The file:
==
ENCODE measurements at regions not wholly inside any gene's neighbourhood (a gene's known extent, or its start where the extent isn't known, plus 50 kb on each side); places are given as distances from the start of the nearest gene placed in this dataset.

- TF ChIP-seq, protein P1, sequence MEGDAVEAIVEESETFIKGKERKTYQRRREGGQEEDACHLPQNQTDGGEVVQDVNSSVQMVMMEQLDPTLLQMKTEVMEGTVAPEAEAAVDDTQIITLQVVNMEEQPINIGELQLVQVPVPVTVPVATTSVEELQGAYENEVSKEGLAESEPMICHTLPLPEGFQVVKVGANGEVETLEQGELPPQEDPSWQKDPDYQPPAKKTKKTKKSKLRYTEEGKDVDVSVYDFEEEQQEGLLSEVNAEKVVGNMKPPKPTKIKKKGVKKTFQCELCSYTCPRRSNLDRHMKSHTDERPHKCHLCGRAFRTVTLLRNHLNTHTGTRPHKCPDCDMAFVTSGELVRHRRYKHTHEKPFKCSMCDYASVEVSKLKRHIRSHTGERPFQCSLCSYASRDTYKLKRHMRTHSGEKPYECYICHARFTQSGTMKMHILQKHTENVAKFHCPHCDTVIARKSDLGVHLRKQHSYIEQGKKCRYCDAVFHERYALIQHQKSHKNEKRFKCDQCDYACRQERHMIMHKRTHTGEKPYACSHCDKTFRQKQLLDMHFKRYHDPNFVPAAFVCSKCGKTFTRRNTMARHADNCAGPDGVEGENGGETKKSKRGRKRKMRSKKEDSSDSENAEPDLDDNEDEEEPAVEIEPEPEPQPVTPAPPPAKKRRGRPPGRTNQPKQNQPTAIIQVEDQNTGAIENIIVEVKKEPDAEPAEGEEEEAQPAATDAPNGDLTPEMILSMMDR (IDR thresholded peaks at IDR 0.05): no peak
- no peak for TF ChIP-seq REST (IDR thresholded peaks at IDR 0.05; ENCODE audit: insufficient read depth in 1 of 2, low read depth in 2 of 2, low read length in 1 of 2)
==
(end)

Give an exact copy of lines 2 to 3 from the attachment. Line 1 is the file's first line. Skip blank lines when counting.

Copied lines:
- TF ChIP-seq, protein P1, sequence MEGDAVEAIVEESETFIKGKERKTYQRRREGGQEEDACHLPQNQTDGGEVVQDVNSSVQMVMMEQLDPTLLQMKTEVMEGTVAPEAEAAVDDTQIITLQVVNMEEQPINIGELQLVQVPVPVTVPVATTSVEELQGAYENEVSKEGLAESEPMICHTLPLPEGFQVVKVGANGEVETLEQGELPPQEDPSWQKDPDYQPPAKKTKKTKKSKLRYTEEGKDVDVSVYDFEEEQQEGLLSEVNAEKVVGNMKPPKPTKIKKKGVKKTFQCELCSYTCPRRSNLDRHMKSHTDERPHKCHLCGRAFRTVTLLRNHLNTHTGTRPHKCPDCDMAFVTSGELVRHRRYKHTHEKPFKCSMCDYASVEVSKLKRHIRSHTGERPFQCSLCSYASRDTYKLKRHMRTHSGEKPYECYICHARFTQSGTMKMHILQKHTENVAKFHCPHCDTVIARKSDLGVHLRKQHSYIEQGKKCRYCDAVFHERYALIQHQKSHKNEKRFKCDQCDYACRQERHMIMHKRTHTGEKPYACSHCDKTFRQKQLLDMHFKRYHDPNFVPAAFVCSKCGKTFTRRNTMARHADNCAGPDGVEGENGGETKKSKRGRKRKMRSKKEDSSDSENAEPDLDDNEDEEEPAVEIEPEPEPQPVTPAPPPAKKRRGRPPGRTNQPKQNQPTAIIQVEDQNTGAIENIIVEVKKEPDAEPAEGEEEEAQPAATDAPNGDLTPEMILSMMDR (IDR thresholded peaks at IDR 0.05): no peak
- no peak for TF ChIP-seq REST (IDR thresholded peaks at IDR 0.05; ENCODE audit: insufficient read depth in 1 of 2, low read depth in 2 of 2, low read length in 1 of 2)